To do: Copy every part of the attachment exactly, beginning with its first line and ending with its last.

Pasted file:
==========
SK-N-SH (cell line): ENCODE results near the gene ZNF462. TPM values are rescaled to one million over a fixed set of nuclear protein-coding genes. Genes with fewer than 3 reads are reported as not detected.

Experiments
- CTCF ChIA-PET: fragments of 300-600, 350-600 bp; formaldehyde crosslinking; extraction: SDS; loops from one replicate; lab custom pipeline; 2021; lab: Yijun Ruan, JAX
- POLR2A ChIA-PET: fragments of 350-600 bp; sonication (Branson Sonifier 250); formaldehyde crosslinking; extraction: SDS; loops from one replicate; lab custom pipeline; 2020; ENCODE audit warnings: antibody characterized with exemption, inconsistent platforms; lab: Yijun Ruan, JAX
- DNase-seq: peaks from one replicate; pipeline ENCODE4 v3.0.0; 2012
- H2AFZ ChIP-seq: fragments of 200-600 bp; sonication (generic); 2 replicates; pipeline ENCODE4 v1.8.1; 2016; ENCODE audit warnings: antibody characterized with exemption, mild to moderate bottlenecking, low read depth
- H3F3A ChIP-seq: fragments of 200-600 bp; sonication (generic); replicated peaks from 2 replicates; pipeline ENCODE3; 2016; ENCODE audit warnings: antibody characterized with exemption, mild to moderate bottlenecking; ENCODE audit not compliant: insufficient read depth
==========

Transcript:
SK-N-SH (cell line): ENCODE results near the gene ZNF462. TPM values are rescaled to one million over a fixed set of nuclear protein-coding genes. Genes with fewer than 3 reads are reported as not detected.

Experiments
- CTCF ChIA-PET: fragments of 300-600, 350-600 bp; formaldehyde crosslinking; extraction: SDS; loops from one replicate; lab custom pipeline; 2021; lab: Yijun Ruan, JAX
- POLR2A ChIA-PET: fragments of 350-600 bp; sonication (Branson Sonifier 250); formaldehyde crosslinking; extraction: SDS; loops from one replicate; lab custom pipeline; 2020; ENCODE audit warnings: antibody characterized with exemption, inconsistent platforms; lab: Yijun Ruan, JAX
- DNase-seq: peaks from one replicate; pipeline ENCODE4 v3.0.0; 2012
- H2AFZ ChIP-seq: fragments of 200-600 bp; sonication (generic); 2 replicates; pipeline ENCODE4 v1.8.1; 2016; ENCODE audit warnings: antibody characterized with exemption, mild to moderate bottlenecking, low read depth
- H3F3A ChIP-seq: fragments of 200-600 bp; sonication (generic); replicated peaks from 2 replicates; pipeline ENCODE3; 2016; ENCODE audit warnings: antibody characterized with exemption, mild to moderate bottlenecking; ENCODE audit not compliant: insufficient read depth